Tags: swiffer | ad | rosie the riveter

Swiffer Ad of Rosie the Riveter Pulled, Company Apologizes After Backlash

By Megan Anderle   |   Wednesday, 05 Jun 2013 02:50 PM

Swiffer is under fire for their ad depicting Rosie the Riveter, a symbol of strength for women during World War II, holding a Swiffer steam mop, with many calling the campaign insulting and sexist.

Rosie the Riveter, the iconic cartoon woman in the red bandana who rolls up her sleeves and flexes her bicep in Westinghouse Electric's "We Can Do It!" ad, was recreated in Swiffer's latest ad for the Swiffer Bissell Steam Boost.

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Yahoo Shine! reported Heather Bezchissa spotted the ad, snapped a picture, and posted it on Instagram and Twitter along with the caption: "We can do it! Because cleaning kitchens is a woman's work. #swiffer #sexist."

The image soon went viral, prompting widespread backlash.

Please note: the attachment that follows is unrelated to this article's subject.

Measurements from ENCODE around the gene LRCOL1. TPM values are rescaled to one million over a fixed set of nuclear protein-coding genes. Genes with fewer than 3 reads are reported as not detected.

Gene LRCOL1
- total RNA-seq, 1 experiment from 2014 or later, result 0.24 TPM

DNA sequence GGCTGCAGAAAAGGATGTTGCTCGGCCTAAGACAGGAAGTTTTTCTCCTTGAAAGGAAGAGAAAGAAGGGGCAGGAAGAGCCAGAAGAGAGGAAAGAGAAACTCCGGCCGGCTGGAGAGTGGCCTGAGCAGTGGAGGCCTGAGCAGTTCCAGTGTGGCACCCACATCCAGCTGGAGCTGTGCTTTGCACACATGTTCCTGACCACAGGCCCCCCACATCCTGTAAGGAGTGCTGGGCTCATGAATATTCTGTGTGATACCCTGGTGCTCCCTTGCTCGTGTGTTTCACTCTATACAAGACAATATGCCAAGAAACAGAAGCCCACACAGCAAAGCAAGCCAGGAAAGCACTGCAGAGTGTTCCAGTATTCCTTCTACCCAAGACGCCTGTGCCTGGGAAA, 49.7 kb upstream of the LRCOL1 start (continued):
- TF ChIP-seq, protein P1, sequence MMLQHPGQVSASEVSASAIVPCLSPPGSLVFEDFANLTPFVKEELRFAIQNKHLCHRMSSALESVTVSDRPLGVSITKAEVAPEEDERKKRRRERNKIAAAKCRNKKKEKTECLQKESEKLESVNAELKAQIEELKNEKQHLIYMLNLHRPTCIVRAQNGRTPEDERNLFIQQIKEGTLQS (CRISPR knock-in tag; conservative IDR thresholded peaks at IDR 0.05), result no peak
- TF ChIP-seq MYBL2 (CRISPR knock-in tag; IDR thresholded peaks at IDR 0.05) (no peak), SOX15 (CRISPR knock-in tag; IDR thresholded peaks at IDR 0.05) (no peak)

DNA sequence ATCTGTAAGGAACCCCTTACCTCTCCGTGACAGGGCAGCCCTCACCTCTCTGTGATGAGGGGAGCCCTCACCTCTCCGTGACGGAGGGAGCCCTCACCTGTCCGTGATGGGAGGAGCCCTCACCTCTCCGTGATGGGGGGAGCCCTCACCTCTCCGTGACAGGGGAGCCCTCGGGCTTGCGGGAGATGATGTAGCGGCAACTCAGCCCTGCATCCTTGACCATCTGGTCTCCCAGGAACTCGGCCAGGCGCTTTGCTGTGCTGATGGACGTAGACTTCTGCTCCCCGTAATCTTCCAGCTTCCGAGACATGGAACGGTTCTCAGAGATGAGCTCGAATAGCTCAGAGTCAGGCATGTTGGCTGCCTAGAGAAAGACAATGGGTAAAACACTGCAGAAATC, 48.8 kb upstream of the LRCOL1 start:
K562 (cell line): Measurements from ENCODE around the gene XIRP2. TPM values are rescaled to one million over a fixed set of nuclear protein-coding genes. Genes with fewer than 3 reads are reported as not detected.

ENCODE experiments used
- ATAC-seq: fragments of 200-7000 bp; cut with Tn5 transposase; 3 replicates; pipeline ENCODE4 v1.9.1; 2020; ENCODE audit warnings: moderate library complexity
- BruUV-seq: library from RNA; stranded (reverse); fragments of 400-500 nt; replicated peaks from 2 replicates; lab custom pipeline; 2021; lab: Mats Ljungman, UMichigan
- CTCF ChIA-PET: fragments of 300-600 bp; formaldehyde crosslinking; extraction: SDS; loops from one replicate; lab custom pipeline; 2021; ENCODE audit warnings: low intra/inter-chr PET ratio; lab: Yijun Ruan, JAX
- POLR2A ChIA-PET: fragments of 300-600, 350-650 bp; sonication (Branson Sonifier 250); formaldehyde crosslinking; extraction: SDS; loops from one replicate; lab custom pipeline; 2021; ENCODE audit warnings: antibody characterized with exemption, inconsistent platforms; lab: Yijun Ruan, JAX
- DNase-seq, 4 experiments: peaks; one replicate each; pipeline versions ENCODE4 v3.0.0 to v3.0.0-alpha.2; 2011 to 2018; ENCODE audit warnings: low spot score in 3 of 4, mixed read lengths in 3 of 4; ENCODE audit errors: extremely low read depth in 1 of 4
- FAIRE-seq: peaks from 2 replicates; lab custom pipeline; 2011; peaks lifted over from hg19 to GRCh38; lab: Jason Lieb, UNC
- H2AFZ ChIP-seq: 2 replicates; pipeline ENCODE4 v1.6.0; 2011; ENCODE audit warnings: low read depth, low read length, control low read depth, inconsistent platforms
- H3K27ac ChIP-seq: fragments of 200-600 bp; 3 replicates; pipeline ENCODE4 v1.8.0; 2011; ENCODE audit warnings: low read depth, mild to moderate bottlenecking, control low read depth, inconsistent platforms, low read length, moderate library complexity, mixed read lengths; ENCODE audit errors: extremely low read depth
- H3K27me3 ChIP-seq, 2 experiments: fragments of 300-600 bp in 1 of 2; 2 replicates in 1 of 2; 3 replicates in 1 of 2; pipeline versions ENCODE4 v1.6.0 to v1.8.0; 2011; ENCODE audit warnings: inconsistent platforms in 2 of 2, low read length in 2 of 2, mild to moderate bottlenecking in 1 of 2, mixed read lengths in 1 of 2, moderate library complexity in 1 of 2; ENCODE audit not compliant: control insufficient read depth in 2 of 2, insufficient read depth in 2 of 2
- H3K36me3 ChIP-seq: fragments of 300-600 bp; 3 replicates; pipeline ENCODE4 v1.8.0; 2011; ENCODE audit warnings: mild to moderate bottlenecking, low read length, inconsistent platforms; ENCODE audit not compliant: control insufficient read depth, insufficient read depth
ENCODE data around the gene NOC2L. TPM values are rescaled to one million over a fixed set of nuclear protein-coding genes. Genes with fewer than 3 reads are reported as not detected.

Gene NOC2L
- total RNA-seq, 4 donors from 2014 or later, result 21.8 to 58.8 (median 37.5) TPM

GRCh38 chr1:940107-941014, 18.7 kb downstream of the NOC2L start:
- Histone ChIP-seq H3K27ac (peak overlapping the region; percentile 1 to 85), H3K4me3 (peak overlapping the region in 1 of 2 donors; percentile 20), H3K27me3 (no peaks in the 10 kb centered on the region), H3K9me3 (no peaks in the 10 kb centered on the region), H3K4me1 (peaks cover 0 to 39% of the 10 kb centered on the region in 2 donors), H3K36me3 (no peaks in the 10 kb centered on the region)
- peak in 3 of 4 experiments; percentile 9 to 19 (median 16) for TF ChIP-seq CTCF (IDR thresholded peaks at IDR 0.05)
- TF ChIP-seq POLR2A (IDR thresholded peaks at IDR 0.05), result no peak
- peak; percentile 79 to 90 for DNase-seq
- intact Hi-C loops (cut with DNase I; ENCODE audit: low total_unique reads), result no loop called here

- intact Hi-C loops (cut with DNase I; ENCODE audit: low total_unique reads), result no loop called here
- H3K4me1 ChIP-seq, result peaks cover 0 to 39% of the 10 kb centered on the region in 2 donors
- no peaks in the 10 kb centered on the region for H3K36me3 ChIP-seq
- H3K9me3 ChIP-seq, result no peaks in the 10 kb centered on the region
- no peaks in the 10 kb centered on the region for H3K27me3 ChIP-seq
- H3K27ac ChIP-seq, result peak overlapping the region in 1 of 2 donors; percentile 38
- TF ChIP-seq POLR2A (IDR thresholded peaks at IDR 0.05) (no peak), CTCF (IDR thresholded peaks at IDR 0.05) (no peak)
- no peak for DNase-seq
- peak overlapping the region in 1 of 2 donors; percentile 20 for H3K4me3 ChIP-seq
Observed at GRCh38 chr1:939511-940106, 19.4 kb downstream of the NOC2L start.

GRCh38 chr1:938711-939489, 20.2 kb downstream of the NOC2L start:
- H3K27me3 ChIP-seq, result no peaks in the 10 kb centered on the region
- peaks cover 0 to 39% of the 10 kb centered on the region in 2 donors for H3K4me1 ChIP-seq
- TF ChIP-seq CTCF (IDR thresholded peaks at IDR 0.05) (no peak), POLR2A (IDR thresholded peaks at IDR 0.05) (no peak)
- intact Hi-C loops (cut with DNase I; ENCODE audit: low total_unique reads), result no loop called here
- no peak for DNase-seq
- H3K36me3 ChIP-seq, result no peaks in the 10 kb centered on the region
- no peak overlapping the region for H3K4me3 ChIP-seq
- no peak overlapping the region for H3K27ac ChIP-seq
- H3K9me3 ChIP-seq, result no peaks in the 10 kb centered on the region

"If you can't see why it's offensive, or at least incredibly ignorant, to use her likeness to market a FANCY BROOM, then you're not looking," commented Raina Douris at Buzzfeed. "The whole point is that Rosie symbolizes women's DEPARTURE from being solely responsible for homemaking. This ad is backwards."

"I love the clear tribute to an important historical image done in such a way as to piss on its legacy,” Boing Boing's Rob Beschizza wrote.

"Because nothing says, 'I can’t wait to rush home from my full-time job to start my second shift of devalued, unpaid household labor with my Swiffer Bissel Steam Boost!' like Rosie the Riveter," wrote Maya at Feministing.

The uproar forced Swiffer's parent company, Proctor & Gamble, to issue a statement and pull the ad on Wednesday.

"We are aware of the concerns regarding an image in a Swiffer ad. Our core purpose is to make cleaning easier for all consumers, regardless of who is behind the handle of our products. It was not our intention to offend any group with the image, and we are working to make changes to where it is used as quickly as possible," Proctor & Gamble told the Huffington Post in an email.

The advertising industry is no stranger to sexism.

MSN notes American Apparel was under fire for its ad campaign for its "unisex" flannel shirt. In the men's adversiement, the male model is fully clothed, while the women's ad depicts a female model in panties with the shirt unbuttoned.

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